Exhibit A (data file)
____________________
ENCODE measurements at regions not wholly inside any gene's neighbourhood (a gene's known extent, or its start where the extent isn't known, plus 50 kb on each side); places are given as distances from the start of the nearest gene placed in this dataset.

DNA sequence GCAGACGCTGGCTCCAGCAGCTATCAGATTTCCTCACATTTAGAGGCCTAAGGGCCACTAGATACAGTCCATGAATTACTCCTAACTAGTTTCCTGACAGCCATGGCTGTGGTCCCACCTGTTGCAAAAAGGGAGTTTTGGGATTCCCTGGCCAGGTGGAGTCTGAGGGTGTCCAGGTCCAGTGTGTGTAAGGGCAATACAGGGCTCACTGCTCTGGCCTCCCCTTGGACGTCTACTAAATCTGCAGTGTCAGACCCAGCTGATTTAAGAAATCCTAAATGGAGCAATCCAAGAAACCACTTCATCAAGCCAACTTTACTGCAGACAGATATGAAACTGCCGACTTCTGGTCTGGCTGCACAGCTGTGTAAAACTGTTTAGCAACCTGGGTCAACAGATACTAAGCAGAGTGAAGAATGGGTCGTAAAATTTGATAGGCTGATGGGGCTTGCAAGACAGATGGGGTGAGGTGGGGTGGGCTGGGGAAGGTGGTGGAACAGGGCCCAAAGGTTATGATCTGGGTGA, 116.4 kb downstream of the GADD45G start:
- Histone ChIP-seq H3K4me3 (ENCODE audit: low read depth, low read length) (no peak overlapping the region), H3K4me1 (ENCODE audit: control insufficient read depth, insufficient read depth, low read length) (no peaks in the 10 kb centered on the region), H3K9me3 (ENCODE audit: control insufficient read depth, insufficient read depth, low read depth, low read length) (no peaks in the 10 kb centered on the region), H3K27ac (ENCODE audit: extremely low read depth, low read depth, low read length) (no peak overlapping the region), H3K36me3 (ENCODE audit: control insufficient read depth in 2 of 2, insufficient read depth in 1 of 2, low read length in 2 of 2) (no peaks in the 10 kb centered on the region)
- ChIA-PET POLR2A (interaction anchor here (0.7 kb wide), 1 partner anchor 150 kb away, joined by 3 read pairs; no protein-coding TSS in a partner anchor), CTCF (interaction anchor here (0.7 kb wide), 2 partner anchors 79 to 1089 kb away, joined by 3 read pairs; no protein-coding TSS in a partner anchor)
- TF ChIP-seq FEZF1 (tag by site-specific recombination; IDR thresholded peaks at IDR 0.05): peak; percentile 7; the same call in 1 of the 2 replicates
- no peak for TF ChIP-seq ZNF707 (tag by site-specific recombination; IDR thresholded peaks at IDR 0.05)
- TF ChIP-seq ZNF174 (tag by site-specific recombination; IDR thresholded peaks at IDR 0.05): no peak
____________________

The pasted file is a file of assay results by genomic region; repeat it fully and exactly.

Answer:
ENCODE measurements at regions not wholly inside any gene's neighbourhood (a gene's known extent, or its start where the extent isn't known, plus 50 kb on each side); places are given as distances from the start of the nearest gene placed in this dataset.

DNA sequence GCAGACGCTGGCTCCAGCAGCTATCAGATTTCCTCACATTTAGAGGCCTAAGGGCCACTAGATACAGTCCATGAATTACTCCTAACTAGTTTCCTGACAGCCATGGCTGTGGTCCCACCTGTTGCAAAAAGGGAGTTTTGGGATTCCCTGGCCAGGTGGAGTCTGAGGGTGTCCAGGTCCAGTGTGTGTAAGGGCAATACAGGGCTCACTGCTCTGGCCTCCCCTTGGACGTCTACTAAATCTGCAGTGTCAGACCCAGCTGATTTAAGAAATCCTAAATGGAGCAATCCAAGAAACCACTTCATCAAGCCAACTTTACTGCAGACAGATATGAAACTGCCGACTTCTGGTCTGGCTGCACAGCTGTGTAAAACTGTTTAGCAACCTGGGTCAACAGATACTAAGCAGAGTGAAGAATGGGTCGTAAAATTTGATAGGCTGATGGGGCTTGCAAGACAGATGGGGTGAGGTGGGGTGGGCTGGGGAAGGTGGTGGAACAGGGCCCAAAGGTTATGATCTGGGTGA, 116.4 kb downstream of the GADD45G start:
- Histone ChIP-seq H3K4me3 (ENCODE audit: low read depth, low read length) (no peak overlapping the region), H3K4me1 (ENCODE audit: control insufficient read depth, insufficient read depth, low read length) (no peaks in the 10 kb centered on the region), H3K9me3 (ENCODE audit: control insufficient read depth, insufficient read depth, low read depth, low read length) (no peaks in the 10 kb centered on the region), H3K27ac (ENCODE audit: extremely low read depth, low read depth, low read length) (no peak overlapping the region), H3K36me3 (ENCODE audit: control insufficient read depth in 2 of 2, insufficient read depth in 1 of 2, low read length in 2 of 2) (no peaks in the 10 kb centered on the region)
- ChIA-PET POLR2A (interaction anchor here (0.7 kb wide), 1 partner anchor 150 kb away, joined by 3 read pairs; no protein-coding TSS in a partner anchor), CTCF (interaction anchor here (0.7 kb wide), 2 partner anchors 79 to 1089 kb away, joined by 3 read pairs; no protein-coding TSS in a partner anchor)
- TF ChIP-seq FEZF1 (tag by site-specific recombination; IDR thresholded peaks at IDR 0.05): peak; percentile 7; the same call in 1 of the 2 replicates
- no peak for TF ChIP-seq ZNF707 (tag by site-specific recombination; IDR thresholded peaks at IDR 0.05)
- TF ChIP-seq ZNF174 (tag by site-specific recombination; IDR thresholded peaks at IDR 0.05): no peak